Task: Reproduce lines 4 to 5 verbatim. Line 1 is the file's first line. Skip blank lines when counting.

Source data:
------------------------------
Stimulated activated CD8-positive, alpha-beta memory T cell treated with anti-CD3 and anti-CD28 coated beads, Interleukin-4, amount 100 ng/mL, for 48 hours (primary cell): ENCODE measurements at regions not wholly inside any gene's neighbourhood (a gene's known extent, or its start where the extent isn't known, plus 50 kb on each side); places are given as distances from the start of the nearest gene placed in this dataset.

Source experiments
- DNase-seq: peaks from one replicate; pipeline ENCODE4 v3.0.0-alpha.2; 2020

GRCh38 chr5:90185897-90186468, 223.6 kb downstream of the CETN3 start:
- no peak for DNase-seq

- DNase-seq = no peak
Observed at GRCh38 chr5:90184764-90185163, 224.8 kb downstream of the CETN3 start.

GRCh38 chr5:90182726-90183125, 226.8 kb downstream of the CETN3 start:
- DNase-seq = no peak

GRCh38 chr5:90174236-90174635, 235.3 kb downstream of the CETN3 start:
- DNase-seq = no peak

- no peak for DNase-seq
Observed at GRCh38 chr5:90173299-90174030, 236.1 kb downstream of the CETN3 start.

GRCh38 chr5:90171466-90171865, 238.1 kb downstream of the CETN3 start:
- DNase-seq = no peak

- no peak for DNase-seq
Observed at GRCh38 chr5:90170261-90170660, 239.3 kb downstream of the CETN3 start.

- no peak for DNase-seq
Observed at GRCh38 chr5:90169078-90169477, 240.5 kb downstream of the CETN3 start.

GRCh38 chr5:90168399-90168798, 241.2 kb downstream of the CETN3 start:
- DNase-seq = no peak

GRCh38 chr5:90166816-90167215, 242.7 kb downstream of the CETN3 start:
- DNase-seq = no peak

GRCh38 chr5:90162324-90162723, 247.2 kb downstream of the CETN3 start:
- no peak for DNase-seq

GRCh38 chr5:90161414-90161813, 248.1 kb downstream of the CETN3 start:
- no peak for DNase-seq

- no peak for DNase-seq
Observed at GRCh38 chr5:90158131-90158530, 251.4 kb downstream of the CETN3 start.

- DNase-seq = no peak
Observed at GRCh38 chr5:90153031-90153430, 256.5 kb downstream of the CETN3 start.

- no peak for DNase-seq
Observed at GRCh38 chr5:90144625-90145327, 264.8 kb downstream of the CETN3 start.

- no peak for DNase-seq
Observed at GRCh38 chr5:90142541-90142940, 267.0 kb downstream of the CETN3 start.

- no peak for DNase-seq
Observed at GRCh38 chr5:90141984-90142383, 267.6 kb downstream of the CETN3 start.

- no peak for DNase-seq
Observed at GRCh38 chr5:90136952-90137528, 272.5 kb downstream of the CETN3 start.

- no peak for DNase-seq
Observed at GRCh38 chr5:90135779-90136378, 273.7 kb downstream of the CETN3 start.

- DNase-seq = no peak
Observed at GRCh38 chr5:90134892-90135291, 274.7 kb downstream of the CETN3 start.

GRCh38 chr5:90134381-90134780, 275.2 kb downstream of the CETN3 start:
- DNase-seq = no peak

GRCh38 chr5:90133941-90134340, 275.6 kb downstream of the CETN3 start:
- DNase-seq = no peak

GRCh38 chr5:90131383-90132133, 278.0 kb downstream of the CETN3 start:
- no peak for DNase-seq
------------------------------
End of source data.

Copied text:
GRCh38 chr5:90185897-90186468, 223.6 kb downstream of the CETN3 start:
- no peak for DNase-seq